“When I first drew her at Hampshire, she was totally silent; she never said anything. She didn’t have a name either,” Mendes said. “She had an imaginary friend, and she was like a vessel for me to write stories that are sort of about my childhood. The first story I did was about her parents getting divorced, and now her Uncle Sully is based on my grandfather.”
Freddy was given a more urban environment to grow up in than Hancock, and that was just the beginning to her taking on her own life in conjunction with the one Mendes had offered her.
“She evolved from being this silent, nameless character into having her own personality and being this more rambunctious kid and having a dog,” Mendes said.
Some people get into comics because they are surrounded by the form as a kid, but Mendes is almost the exact opposite. She says that comics just eventually found her.
“When I was a kid, I was always really into ‘Calvin and Hobbes,’ ” she said. “I never read superhero comics. I read some ‘Archie.’ I drew a lot, but I was more of a writer. But I really loved drawing.”
She focused on drawing all through high school, but for college, she decided to pursue linguistics, which did not work out for her.
Mendes had a lot of interest in comics, but found that it wasn’t one she could share with many people at Hampshire. She started a comics club to try and spark an interest, but there weren’t many people taking the bait.
There was one academic turning point, though. In a class on the conflict between Israel and Palestine, students were asked to write a paper about a conversation between the two as a way to illustrate their views. Mendes got permission to do it as a comic instead.
“I just drew these shapes talking, and I realized that was how I made sense of things: by drawing them,” she said. “I guess comics, to me, are a combination of my interests in language and art.”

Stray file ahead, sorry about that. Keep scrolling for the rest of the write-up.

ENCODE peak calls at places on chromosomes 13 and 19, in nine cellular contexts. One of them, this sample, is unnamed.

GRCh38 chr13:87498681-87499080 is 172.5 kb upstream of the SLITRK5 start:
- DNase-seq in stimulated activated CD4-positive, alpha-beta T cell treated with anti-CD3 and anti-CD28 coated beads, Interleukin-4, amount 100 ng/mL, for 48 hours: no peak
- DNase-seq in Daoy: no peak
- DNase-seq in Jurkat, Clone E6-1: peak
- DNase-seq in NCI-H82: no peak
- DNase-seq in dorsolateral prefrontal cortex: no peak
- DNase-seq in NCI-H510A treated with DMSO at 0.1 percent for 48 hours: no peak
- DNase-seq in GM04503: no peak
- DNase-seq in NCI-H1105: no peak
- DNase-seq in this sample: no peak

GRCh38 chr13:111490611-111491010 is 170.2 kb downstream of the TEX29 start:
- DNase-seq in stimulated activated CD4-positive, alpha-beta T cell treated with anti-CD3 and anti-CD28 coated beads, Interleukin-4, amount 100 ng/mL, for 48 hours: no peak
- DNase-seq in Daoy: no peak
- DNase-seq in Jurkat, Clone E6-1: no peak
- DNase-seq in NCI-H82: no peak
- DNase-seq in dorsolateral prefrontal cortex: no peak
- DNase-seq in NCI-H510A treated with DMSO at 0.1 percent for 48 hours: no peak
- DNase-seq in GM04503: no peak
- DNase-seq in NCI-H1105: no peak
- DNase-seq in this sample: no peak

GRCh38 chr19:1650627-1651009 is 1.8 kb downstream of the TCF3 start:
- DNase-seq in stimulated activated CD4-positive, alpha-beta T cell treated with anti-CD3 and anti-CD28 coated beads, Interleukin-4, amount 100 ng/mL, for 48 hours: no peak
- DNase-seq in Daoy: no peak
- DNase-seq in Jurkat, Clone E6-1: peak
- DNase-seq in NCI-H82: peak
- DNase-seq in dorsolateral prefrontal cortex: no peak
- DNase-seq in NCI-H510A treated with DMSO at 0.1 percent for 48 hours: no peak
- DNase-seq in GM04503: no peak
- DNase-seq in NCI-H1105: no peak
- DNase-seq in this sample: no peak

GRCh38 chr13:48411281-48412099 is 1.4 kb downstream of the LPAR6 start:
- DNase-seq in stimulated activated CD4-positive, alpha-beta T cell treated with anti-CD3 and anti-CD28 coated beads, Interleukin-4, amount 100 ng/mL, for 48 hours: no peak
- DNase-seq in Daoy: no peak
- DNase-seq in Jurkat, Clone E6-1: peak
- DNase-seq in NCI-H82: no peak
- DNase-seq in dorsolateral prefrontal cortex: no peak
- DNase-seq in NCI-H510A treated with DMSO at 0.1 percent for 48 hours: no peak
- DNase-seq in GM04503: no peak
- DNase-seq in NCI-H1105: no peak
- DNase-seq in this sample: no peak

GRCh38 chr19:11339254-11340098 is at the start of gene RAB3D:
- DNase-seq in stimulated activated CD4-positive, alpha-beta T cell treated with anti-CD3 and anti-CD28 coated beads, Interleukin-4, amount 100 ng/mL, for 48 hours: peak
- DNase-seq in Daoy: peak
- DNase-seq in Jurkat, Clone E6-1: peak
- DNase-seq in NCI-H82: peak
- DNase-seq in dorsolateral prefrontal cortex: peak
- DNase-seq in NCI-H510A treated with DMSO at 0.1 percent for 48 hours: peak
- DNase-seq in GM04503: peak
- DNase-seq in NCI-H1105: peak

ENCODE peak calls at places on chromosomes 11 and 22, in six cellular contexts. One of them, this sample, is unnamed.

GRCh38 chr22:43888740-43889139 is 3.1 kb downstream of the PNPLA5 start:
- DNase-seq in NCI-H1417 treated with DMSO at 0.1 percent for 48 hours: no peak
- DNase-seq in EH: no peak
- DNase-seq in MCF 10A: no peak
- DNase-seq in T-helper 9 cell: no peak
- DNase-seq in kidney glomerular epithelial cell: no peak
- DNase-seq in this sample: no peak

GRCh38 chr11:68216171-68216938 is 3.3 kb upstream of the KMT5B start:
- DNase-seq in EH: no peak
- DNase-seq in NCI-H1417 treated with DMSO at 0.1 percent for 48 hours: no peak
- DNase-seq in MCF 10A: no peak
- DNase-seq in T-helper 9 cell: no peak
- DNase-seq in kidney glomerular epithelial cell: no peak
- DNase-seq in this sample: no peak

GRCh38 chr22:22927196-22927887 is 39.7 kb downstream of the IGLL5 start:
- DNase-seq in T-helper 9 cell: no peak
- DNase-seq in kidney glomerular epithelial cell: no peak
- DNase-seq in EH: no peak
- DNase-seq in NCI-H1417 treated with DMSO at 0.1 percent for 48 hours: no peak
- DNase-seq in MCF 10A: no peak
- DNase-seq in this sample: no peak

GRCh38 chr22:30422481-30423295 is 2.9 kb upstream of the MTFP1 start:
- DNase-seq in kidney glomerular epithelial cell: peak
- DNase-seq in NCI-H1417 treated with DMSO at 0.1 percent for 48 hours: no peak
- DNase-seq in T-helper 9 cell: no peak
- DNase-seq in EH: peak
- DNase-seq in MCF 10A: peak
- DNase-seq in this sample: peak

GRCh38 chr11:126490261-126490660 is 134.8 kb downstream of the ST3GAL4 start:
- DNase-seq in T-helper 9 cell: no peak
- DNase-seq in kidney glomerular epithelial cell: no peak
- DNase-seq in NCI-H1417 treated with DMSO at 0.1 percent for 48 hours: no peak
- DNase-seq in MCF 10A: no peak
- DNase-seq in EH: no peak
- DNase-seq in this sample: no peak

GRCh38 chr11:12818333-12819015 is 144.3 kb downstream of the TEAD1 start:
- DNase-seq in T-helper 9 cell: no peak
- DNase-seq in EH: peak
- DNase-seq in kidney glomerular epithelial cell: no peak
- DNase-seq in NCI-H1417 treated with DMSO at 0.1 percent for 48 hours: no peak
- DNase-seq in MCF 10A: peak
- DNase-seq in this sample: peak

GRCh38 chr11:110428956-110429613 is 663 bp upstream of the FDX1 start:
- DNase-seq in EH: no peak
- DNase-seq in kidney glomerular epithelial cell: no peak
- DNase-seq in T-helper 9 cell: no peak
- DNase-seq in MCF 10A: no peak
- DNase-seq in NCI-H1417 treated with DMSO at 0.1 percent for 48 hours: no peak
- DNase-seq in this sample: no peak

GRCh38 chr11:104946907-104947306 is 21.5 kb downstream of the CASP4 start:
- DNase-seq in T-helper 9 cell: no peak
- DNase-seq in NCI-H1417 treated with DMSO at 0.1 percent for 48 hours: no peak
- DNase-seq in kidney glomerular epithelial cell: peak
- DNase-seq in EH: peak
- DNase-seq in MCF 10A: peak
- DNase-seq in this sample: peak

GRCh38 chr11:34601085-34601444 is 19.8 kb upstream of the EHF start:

Her senior thesis at Hampshire was a comic that featured Freddy. Even with these events lining up, Mendes still hadn’t made the decision to pursue cartooning and was even considering going into an education program for her future. An ex-boyfriend sent her a newspaper clipping about the Center for Cartoon Studies and it immediately intrigued her. Unfortunately, it didn’t actually exist yet.
“I emailed Michelle Ollie, who’s the president there, and asked if they needed an intern, and she said ‘sure,’ ” Mendes said. “I was one of the first interns, but there was nothing there yet, so mostly I painted things and babysat for people, but it was really great.”
Following that, Mendes decided the two-year program at CCS was something she should pursue, and that is what moved her into the realistic direction of wanting to pursue cartooning as a profession.
“I didn’t seriously think that I wanted to be a published comic artist until I made the decision to go to CCS and so before that, I was just doing my own thing.”
The school introduced her to many aspects of the industry, including the well-known mainstay, the comic book convention. To the outside world, comic book conventions might just look like a place where people go to buy merchandise and get books signed.
But in the comics world, they are the epicenter of networking, where publishers meet new talent, where outside of their studios, creators connect with other creators, and where older professionals find opportunities to mentor newcomers. They are the social and business center of the comics world.
The focus of the two-year program, though, is learning the hard grind of how to create comics as your job.
“The first year is really intensive, just churning out work,” Mendes said, “but it was really hard and really good. It’s like you have to be self-motivated, and you get what you put in.